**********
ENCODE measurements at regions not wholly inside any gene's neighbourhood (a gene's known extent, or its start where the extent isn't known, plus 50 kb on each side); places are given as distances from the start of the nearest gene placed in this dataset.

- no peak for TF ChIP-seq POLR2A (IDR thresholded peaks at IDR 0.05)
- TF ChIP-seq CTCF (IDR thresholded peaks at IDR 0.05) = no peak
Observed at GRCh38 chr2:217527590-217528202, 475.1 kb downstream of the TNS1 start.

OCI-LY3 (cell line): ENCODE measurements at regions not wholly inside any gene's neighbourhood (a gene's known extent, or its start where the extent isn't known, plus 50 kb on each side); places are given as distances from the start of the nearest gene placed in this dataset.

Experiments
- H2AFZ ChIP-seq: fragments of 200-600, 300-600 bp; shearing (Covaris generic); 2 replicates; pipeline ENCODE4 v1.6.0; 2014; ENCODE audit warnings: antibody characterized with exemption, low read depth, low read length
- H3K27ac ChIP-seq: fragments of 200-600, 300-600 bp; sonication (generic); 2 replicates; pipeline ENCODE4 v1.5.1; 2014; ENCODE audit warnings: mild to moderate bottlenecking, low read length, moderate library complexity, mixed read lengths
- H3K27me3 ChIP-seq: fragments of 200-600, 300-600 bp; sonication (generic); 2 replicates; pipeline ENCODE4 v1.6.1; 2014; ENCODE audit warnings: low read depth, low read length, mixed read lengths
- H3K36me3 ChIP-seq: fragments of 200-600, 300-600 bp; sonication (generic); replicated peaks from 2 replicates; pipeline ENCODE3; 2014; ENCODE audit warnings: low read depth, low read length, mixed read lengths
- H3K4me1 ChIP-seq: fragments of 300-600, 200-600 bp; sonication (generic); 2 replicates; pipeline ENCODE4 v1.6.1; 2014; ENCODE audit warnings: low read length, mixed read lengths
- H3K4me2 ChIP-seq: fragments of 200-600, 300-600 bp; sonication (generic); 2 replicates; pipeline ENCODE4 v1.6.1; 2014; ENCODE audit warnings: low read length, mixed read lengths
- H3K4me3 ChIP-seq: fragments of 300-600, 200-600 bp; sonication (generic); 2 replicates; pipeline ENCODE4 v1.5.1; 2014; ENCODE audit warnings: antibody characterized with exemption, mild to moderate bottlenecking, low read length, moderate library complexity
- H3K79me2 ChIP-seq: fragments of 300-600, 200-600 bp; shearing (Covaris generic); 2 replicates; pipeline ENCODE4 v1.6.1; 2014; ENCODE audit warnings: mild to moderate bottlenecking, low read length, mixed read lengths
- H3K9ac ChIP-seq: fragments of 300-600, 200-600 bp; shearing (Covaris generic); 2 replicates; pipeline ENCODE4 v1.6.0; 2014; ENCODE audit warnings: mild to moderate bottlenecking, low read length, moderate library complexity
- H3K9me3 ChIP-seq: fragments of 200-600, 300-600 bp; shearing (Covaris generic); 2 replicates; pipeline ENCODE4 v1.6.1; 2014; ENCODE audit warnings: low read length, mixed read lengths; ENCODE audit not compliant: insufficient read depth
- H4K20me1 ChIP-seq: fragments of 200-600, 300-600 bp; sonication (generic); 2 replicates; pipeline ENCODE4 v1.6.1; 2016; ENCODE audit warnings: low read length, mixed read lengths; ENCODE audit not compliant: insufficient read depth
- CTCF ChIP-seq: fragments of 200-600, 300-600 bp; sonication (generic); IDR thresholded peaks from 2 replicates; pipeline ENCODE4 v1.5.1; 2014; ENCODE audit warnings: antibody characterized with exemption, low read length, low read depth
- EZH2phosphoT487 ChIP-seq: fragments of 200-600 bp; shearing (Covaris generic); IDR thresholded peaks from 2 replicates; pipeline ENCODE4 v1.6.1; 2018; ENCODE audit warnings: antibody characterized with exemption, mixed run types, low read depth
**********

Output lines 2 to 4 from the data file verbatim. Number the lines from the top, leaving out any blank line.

- no peak for TF ChIP-seq POLR2A (IDR thresholded peaks at IDR 0.05)
- TF ChIP-seq CTCF (IDR thresholded peaks at IDR 0.05) = no peak
Observed at GRCh38 chr2:217527590-217528202, 475.1 kb downstream of the TNS1 start.